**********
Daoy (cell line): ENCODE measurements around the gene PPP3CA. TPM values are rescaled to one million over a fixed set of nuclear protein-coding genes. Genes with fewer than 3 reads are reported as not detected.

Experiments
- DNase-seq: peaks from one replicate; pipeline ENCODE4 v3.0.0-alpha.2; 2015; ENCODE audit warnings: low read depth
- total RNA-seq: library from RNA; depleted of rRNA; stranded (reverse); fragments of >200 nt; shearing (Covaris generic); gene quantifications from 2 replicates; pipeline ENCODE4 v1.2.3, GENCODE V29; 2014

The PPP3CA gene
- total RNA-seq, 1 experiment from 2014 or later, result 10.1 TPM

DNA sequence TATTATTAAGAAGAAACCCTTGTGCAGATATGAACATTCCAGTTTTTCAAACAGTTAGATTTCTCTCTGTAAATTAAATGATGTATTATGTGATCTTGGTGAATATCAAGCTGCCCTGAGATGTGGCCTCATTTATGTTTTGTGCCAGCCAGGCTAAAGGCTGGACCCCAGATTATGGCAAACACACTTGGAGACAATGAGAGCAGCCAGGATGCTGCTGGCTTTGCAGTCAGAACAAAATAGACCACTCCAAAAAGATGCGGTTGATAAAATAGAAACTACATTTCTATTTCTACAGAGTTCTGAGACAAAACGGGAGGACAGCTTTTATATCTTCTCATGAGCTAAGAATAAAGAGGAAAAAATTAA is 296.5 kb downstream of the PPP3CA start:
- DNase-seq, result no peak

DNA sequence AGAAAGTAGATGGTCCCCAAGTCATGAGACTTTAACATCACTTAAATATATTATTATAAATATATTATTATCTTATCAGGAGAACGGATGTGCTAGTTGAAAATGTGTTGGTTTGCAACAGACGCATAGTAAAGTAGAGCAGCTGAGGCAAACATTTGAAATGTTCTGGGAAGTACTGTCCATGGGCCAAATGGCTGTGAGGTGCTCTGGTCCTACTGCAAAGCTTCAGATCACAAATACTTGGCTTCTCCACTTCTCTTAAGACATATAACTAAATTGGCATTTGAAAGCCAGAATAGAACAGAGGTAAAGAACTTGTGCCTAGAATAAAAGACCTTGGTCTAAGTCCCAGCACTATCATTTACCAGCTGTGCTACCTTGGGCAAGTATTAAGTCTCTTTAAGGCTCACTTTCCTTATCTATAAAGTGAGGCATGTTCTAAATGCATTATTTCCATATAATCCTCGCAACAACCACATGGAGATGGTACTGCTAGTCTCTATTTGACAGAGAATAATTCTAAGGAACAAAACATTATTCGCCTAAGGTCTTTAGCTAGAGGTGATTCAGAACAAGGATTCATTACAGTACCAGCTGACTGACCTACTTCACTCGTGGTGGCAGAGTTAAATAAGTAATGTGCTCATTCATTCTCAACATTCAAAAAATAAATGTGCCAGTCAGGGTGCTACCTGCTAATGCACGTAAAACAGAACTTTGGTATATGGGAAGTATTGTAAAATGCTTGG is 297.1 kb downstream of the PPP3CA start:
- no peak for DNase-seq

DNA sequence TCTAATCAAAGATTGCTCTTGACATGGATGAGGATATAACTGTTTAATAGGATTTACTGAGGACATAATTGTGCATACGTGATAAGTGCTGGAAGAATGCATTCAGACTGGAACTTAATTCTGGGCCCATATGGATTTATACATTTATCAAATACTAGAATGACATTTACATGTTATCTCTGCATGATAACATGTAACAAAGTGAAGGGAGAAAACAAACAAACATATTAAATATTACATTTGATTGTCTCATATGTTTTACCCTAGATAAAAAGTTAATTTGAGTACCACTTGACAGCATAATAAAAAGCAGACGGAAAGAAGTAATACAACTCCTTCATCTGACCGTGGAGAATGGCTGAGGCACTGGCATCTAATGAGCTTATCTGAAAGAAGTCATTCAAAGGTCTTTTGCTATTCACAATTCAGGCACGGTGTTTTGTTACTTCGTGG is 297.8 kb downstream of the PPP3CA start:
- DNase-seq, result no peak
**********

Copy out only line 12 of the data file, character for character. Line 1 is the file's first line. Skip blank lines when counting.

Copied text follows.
- DNase-seq, result no peak